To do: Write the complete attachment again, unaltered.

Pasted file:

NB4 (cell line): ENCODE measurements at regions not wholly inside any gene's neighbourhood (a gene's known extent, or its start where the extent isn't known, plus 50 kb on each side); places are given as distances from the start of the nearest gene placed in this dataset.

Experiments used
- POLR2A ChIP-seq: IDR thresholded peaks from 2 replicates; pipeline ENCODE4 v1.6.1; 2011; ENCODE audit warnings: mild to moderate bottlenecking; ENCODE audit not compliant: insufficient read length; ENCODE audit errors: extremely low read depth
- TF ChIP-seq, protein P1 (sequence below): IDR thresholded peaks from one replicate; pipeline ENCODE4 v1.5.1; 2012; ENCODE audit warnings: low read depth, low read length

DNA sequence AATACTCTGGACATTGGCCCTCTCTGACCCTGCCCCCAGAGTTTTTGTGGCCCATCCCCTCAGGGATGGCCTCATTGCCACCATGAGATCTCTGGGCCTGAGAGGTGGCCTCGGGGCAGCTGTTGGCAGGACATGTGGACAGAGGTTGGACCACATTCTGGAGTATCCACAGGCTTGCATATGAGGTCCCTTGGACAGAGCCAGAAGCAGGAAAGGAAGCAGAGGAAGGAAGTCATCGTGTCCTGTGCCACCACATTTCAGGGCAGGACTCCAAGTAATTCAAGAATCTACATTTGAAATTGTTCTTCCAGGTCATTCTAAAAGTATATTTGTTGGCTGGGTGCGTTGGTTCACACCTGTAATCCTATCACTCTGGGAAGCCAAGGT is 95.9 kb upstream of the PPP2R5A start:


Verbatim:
NB4 (cell line): ENCODE measurements at regions not wholly inside any gene's neighbourhood (a gene's known extent, or its start where the extent isn't known, plus 50 kb on each side); places are given as distances from the start of the nearest gene placed in this dataset.

Experiments used
- POLR2A ChIP-seq: IDR thresholded peaks from 2 replicates; pipeline ENCODE4 v1.6.1; 2011; ENCODE audit warnings: mild to moderate bottlenecking; ENCODE audit not compliant: insufficient read length; ENCODE audit errors: extremely low read depth
- TF ChIP-seq, protein P1 (sequence below): IDR thresholded peaks from one replicate; pipeline ENCODE4 v1.5.1; 2012; ENCODE audit warnings: low read depth, low read length

DNA sequence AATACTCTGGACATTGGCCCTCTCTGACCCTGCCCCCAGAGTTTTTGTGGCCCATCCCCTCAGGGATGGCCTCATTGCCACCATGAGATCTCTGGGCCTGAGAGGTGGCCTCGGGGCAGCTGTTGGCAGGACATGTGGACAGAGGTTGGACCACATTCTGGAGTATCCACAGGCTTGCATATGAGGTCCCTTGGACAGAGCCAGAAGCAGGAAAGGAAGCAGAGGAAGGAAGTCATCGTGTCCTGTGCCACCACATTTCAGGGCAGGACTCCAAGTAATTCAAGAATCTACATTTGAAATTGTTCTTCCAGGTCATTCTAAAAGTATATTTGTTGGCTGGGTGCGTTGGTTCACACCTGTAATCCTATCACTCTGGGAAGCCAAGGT is 95.9 kb upstream of the PPP2R5A start: